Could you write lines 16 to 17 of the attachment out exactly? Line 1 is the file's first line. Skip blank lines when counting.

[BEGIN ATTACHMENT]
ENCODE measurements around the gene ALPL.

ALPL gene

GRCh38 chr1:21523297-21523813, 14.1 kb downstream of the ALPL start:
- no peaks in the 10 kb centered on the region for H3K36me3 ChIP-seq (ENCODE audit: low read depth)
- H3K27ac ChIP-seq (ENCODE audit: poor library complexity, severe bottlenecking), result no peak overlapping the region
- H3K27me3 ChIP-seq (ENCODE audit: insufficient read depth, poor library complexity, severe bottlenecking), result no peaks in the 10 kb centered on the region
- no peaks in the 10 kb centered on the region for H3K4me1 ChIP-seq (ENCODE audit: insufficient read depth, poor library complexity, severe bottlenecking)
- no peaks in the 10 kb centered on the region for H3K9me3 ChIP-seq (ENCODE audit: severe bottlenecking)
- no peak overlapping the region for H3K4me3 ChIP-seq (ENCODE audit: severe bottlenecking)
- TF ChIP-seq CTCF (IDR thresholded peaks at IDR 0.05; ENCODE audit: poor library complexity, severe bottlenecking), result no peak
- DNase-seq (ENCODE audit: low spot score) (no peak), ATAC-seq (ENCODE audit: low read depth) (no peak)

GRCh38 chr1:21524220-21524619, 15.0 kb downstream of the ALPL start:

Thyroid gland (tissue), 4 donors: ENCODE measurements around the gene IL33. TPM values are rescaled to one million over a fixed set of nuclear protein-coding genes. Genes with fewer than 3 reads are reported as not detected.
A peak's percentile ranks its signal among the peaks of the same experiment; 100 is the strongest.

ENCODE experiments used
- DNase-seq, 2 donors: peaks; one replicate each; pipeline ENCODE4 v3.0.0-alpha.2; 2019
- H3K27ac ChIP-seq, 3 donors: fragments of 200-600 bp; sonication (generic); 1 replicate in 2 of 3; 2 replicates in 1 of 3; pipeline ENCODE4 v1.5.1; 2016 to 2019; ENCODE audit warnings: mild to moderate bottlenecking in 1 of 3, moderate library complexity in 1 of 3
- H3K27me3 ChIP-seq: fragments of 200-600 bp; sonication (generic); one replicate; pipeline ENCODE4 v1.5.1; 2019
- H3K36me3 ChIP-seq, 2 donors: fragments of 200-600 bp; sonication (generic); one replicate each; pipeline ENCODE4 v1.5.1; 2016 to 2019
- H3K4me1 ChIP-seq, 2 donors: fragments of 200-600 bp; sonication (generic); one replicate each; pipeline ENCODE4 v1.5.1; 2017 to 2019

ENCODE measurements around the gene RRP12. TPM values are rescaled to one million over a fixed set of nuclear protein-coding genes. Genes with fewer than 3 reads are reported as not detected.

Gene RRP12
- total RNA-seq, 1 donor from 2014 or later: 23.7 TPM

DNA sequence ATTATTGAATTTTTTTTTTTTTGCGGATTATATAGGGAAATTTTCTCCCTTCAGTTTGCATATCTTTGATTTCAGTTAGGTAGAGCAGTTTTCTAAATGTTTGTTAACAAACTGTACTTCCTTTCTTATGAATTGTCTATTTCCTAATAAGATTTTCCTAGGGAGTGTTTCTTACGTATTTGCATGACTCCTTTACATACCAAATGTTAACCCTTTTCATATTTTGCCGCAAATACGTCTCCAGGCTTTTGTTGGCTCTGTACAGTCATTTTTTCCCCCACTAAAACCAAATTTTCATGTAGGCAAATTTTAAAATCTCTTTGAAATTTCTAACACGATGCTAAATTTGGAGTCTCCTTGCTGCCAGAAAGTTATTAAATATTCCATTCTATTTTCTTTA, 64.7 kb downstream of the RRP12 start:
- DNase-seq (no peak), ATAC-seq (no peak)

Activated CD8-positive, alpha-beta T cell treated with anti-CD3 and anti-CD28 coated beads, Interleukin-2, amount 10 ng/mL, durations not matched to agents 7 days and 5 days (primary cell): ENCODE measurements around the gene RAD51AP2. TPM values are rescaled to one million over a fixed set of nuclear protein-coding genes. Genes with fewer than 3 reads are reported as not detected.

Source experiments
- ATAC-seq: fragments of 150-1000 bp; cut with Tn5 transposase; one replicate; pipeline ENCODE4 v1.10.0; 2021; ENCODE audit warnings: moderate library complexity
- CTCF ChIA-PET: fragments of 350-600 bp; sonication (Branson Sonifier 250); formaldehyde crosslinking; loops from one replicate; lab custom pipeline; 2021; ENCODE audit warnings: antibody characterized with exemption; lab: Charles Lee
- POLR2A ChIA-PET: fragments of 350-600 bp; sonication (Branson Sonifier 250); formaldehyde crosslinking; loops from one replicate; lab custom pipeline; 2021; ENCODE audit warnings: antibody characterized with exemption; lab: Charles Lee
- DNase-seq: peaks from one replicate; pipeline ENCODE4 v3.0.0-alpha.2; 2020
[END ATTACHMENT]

- DNase-seq, 2 donors: peaks; one replicate each; pipeline ENCODE4 v3.0.0-alpha.2; 2019
- H3K27ac ChIP-seq, 3 donors: fragments of 200-600 bp; sonication (generic); 1 replicate in 2 of 3; 2 replicates in 1 of 3; pipeline ENCODE4 v1.5.1; 2016 to 2019; ENCODE audit warnings: mild to moderate bottlenecking in 1 of 3, moderate library complexity in 1 of 3